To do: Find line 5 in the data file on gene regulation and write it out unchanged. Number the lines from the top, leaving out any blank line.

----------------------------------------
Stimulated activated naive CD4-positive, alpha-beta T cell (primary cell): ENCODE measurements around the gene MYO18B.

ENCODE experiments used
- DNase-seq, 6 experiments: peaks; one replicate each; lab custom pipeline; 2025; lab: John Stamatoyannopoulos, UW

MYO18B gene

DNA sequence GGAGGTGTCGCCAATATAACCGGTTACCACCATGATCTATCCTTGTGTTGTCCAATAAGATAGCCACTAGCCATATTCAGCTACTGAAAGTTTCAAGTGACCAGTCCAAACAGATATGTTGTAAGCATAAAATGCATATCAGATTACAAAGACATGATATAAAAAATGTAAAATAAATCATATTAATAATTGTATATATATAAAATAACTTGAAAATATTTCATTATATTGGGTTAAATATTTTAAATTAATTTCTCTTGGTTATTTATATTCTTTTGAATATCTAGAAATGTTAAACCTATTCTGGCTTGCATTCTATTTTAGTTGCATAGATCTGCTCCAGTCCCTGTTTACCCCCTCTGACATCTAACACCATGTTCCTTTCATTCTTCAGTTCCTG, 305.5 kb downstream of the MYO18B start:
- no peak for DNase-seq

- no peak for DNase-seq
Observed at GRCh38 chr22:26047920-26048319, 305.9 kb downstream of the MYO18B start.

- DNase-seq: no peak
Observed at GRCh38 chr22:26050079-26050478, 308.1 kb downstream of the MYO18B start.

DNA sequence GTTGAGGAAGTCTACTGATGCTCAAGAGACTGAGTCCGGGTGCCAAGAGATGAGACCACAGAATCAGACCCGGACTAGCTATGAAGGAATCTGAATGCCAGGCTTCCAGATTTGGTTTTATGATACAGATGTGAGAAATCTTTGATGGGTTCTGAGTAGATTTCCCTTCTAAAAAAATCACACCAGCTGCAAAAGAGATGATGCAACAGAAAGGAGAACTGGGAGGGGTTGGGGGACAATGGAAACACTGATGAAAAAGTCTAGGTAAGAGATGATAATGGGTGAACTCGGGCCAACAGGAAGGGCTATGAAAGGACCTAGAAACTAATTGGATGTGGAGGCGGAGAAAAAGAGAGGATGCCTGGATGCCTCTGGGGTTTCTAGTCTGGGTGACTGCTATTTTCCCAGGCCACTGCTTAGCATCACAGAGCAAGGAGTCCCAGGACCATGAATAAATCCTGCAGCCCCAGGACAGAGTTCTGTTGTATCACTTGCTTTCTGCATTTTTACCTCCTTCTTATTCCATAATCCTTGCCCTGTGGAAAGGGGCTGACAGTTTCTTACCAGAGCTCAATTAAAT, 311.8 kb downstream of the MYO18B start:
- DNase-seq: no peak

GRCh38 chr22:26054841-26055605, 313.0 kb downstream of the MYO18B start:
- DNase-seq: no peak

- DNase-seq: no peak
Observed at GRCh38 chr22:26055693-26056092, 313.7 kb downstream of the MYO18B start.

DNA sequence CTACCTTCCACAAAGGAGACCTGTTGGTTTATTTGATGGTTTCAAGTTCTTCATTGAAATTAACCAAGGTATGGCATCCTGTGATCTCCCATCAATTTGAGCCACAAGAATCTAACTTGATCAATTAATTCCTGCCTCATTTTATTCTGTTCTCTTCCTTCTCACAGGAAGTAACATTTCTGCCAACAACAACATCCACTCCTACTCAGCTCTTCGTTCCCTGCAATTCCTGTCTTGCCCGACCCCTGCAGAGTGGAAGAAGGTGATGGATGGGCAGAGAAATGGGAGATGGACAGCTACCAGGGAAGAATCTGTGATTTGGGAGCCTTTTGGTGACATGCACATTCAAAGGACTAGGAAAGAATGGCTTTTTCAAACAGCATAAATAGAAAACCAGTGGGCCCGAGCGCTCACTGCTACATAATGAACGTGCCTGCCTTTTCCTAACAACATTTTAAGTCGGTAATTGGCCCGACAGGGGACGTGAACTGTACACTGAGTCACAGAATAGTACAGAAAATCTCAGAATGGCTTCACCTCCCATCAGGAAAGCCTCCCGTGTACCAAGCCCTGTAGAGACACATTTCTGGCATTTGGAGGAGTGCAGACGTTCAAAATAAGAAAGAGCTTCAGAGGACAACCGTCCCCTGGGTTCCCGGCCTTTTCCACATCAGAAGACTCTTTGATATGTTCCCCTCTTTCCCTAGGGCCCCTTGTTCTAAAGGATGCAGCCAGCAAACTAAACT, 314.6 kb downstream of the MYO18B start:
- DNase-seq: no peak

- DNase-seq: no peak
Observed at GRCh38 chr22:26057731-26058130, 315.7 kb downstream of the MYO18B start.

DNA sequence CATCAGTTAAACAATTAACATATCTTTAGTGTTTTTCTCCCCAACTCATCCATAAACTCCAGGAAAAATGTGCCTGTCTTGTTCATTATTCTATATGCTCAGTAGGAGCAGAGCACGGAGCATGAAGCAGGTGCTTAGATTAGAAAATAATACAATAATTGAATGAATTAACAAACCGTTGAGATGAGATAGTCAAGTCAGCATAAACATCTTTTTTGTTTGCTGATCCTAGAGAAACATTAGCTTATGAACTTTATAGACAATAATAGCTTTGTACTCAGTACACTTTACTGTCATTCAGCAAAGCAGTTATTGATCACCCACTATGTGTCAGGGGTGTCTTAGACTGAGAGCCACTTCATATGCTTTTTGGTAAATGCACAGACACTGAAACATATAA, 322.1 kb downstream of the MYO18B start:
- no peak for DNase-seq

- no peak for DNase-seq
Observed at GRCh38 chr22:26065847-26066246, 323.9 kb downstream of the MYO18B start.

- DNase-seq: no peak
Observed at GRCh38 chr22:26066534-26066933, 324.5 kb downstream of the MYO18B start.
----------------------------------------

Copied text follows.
DNA sequence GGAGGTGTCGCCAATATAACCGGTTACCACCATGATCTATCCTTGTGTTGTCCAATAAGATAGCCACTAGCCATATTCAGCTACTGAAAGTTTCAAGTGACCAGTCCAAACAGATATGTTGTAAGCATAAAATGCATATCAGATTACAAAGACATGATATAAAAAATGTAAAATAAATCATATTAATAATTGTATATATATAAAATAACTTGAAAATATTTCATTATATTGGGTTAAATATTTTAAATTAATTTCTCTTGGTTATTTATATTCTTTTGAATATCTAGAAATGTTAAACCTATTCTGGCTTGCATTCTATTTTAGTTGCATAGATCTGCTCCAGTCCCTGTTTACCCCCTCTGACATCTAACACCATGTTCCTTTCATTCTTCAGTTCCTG, 305.5 kb downstream of the MYO18B start: